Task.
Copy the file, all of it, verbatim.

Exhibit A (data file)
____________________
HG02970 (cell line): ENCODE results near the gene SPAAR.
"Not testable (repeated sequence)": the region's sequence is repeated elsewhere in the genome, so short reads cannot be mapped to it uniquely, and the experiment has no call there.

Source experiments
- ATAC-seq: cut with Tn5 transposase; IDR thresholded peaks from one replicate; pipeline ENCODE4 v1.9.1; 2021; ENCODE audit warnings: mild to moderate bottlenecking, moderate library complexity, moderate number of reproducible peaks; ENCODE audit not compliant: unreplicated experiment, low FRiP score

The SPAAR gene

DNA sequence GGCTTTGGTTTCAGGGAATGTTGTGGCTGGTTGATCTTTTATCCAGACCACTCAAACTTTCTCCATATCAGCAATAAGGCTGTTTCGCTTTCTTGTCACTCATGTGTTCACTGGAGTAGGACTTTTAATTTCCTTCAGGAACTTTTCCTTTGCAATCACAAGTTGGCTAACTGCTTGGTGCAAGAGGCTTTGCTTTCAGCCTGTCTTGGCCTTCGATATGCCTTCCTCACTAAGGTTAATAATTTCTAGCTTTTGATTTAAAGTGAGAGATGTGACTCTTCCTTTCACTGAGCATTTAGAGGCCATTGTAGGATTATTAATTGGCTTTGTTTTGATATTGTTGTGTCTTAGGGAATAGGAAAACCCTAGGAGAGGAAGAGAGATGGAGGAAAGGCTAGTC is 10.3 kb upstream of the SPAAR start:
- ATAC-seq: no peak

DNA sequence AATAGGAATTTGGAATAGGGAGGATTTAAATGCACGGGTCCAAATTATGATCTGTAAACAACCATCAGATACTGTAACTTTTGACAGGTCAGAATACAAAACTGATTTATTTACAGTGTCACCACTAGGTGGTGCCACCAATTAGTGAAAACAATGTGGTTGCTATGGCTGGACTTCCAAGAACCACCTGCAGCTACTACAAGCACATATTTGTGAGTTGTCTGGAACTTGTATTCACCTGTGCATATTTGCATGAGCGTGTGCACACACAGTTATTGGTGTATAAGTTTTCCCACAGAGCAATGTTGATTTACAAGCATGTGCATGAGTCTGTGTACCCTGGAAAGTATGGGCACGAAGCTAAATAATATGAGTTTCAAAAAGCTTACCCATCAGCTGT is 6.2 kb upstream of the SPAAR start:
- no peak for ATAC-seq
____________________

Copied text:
HG02970 (cell line): ENCODE results near the gene SPAAR.
"Not testable (repeated sequence)": the region's sequence is repeated elsewhere in the genome, so short reads cannot be mapped to it uniquely, and the experiment has no call there.

Source experiments
- ATAC-seq: cut with Tn5 transposase; IDR thresholded peaks from one replicate; pipeline ENCODE4 v1.9.1; 2021; ENCODE audit warnings: mild to moderate bottlenecking, moderate library complexity, moderate number of reproducible peaks; ENCODE audit not compliant: unreplicated experiment, low FRiP score

The SPAAR gene

DNA sequence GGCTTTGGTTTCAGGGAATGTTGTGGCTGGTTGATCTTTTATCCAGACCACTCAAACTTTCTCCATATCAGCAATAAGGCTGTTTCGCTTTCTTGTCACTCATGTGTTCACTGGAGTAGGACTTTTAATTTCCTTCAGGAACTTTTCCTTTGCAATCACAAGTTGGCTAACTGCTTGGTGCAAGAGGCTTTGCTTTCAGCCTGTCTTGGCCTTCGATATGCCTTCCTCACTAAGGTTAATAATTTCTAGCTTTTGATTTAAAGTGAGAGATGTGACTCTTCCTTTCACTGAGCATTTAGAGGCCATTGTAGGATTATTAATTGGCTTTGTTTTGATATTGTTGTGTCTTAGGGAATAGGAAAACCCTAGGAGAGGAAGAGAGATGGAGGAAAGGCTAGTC is 10.3 kb upstream of the SPAAR start:
- ATAC-seq: no peak

DNA sequence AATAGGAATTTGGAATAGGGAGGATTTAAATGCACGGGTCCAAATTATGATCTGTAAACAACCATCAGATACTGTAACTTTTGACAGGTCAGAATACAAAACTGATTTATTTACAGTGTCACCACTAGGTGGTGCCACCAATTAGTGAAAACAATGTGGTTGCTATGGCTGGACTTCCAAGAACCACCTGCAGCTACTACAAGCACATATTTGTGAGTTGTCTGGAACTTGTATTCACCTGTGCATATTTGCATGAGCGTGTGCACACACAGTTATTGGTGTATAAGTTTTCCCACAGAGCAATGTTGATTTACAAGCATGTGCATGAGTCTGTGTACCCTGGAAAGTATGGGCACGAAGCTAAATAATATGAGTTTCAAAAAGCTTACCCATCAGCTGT is 6.2 kb upstream of the SPAAR start:
- no peak for ATAC-seq